Musically, the rendition is superb. Natalie Dessay as Bellezza is marvelous, with her somewhat childish, chirping tone, suggesting utmost youth accompanied by joy and self-possessed pleasure, so marvelously sung by a lower tessitura of a mezzo Ann Hallenberg. On the second thought, a more clear and instrumental voice like Sandrine Piau could be more suited for the purity of Baroque style... The wise disillusioned Disinganno is superbly cast by an alto Sonia Prina, and Tempo by a thrilling voice of Pavol Breslik. I think these are some of the best voices available today to create a magnificent Il Trionfo that truly triumphs under the baton of Emmanuelle Haim. I was not much enamored by her for her work with Natalie Dessay on Cleopatra's album Handel : Cleopatra - Giulio Cesare Opera Arias, but here Mme. Haim created a true gem of Baroque music.

Once more I'd like to stress that the most effect is achieved when the text is read or understood, because although so very serious, it is also secretly mischievous, and some images it creates for the great effect, like "the funeral urns full of many beauty's skeletons", are quite funny, reminding of a once fashionable British funeral humor. I can imagine the Arcadians, leisuring out in the most glorious garden of the Queen Christina's splendid residence Palazzo Corsini, in the most magnificent city of all, under the balmy Roman sun, basking in indescribable luxury, pleasantly discussing grave subjects as cold bones devoured by Time, brevity of life and imminent departure from its pleasures that fatum so generously poured on them, chosen lucky ones. Well, we can take pleasure in some of the beauty they have left to us till today, as this music.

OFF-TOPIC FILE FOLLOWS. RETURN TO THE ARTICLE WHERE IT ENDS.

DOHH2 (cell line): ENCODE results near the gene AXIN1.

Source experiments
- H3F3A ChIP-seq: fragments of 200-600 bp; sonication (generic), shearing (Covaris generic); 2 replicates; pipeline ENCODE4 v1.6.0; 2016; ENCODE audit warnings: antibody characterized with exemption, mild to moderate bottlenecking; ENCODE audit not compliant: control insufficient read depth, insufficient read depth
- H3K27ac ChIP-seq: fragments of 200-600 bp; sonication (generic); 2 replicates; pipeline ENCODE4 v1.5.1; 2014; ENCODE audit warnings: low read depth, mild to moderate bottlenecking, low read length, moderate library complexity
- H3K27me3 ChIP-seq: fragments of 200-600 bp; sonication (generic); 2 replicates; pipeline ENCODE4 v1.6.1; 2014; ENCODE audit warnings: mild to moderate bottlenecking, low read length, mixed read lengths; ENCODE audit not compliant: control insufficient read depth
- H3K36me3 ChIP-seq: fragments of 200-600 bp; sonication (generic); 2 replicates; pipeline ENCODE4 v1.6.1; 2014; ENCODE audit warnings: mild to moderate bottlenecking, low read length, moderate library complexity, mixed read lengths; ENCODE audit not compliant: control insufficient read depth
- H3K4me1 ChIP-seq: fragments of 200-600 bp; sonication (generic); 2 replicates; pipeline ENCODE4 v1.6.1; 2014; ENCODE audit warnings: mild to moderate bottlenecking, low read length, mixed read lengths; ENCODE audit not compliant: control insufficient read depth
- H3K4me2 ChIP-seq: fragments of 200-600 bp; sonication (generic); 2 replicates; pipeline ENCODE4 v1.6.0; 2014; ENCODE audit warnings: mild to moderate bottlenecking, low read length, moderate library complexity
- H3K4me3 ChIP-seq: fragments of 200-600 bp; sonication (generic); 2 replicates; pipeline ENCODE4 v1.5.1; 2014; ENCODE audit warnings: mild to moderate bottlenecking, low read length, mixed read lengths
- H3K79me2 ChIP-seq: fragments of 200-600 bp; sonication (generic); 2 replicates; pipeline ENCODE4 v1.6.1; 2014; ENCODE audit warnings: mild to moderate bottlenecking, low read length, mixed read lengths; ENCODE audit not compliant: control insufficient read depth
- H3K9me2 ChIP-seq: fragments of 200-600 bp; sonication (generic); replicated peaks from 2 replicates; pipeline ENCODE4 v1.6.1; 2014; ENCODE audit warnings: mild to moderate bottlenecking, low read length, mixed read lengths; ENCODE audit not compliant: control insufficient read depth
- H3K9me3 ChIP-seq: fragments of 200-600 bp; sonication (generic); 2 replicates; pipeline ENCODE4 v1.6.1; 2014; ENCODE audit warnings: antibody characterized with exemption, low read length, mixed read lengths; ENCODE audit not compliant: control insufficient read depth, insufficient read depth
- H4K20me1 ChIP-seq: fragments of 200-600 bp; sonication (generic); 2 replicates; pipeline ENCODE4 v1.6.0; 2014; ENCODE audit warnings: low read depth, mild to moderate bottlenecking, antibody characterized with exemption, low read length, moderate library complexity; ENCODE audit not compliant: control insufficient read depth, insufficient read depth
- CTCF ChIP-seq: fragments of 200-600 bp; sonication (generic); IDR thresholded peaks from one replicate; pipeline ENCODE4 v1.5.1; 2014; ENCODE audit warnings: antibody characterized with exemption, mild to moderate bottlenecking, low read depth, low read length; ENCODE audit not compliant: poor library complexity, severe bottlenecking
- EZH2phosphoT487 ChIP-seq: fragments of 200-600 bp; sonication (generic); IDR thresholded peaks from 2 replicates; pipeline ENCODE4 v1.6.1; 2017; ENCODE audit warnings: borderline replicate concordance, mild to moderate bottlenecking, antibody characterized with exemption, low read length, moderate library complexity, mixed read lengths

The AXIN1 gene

Highly recommended.
9 of 12 people found the following review helpful
3.0 out of 5 stars Not as good as I hoped Sept. 5 2007
By G. Rodger - Published on Amazon.com
Format:Audio CD|Verified Purchase
While Dessay gives a lovely performance as Bellezza, and Hallenberg is fine as Piacere, the tenor and alto absolutely do not. The tenor bottoms out on a number of occasions, and while I love Sonia Prina in other recordings, she is not really a true alto. She also hits bottom, and on the occasions that Tempo and Disinganno are paired the voices fail completely to match. Such a pity. Tempos are too variable for me--the fast is a little fast at times and the slow drags and is missing energy. Such a disappointment. I bought this mostly because I was interested to see what Prina would make of this role, but I much prefer the older Minkowski recording with Nathalie Stutzmann, a true alto, as Disinganno and John Elwes as Tempo. The voices of these singers match so closely in their duet Il pianto dell'aurora that it is difficult to tell which singer is which--their unisons are exquisite. Prina and Breslik on the same piece do not work at all well. She is not only out-matched but the unisons barely sound.--she is much more comfortable at the octave. Prina does not sound good here, a severe disappointment after her fabulous performance as Megacle on the Naive recording of Vivaldi's L'Olympiade. I thought she had bottom notes, but alas no.

The quartet at the end of the first disc is also incredibly disappointing. There is no energy here. And this despite some, at times, overly prolific ornamentation from all of these singers in earlier tracks. The second quartet is better but is too fast and the interplay of the vocal lines is lost in the rush, particularly the relationship between the alto and tenor. Prina is completely overwhelmed in this quartet and can barely be heard--hard in this context to believe that Disinganno could possibly triumph by the end of this.